Weishuhn on Hunting, Single-Shot Rifles

“Single shot rifle is really a misnomer! Hunting with a single-shot doesn’t mean you can only shoot one time. Just like any other hunting rifle action, it simply means making the first shot count, which is what we should do no matter how fast a second shot can be fired or how many rounds you have as backup in your magazine or cartridge belt or pocket or backpack.” I was responding to a question from someone in the back of the audience while giving a presentation on hunting, pursuing animals from whitetails to Cape buffalo.

“I shot my first Cape buffalo with a .416 Rigby single-shot, using Hornady ammo.” I continued. “But in split second I had removed the spent case and replaced it with a fresh round, this after a lot of practice. Months before going I shot my single-shot a lot. I also taught myself to quickly reload, and eventually reduced reloading time so I could do it as quickly as someone could cycle the bolt on a bolt action. I did it automatically, rather than think about what I was doing. Reloading the single-shot simply became second nature, muscle memory if you will.” I continued to tell the crowd that with dedication and practice anyone could do the same.

I wrote an article about my single-shot Cape buffalo hunt for SPORTS AFIELD. One of the “letters to the editor” essentially called me an idiot for using a single-shot on dangerous game. I guess he forgot how many buffalo, elephant and other dangerous game had been taken back when explorers and hunters only had single-shot rifles and especially muzzleloaders, which took considerably longer to reload than breech loading rifles. In doing some research I learned my “accuser” had never shot anything larger than a couple of whitetail does.

Why would someone want to shoot a single-shot at dangerous game, or for that matter any game animal? With me I love the challenge of hunting with such a firearm. I grew up shooting single-shot .22s and single-shot shotguns. I learned to make the first shot count. I learned not to pull the trigger unless I was certain I could make a killing shot.

I have often stated I am a “long range shooter”, but not a “long range hunter”. I love shooting at paper and steel at extremely long ranges. But when it comes to hunting I want to get as close to the animal as possible before pulling the trigger… that to me is “real hunting”. Shooting at critters a long way away, is just that shooting!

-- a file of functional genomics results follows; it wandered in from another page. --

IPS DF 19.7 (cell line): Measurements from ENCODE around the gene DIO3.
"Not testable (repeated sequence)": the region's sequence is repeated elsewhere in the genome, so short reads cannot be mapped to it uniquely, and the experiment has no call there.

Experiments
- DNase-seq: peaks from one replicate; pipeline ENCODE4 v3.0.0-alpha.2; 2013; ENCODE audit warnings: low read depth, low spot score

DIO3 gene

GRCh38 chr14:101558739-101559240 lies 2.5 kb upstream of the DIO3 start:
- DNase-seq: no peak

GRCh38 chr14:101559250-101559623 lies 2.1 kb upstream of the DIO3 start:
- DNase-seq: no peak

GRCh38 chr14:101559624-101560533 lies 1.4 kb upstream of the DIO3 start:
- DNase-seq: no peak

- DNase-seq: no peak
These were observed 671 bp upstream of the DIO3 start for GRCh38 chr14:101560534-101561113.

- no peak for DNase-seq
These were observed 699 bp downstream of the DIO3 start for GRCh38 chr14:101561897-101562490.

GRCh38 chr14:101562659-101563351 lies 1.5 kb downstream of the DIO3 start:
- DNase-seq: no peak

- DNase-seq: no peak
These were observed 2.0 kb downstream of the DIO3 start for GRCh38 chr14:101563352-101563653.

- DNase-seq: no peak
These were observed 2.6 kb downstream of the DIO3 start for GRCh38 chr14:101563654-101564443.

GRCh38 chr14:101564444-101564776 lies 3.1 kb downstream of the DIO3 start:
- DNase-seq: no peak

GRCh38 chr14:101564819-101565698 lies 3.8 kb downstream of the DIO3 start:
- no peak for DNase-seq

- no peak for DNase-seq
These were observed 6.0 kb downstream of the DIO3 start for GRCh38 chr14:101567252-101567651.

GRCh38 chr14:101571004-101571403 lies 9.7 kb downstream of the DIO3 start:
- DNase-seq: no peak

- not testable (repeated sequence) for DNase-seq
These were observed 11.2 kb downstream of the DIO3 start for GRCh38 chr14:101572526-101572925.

For the past many years I have been a huge fan of the Ruger Number 1. I am fortunate to have hunted with numerous different calibers in this single-shot and proud to say I own several, although not nearly as many as I would like to! That said hopefully there are numerous Number 1 still in my future.

I love the sleek lines of the Ruger Number 1, many of which have very attractive wood. I like blued steel and wood guns, although I use many Ruger bolt actions that are stainless and stocked with synthetics.

When it comes to Ruger Number 1s, I love the older rounds such as the .275 Rigby, .300 H&H Mag, .405 Winchester and .450/400 NE 3”. With these I’ve taken a variety of game both in North America and Africa.

This immediate past hunting season I used my .275 Rigby primarily on whitetail deer shooting Hornady’s 140-grain SP ammo. With it I took, with one shot, some impressive whitetails at distances out to about 120 yards. I also used it on wild hogs including one that bottomed-out a 300-pound scale. This is a rifle I am seriously thinking of taking to Africa this coming year to hunt sable and other plains game. I might even use it hunting leopard. Hopefully during the next month I’ll be able to get some of Hornady’s ELD-X bullets and work up a load that would do well on leopard. The late John Wootters, long one the finest outdoor writers in the world and one of my mentors and heroes, used a Ruger Number 1 in .45-70 for his leopard.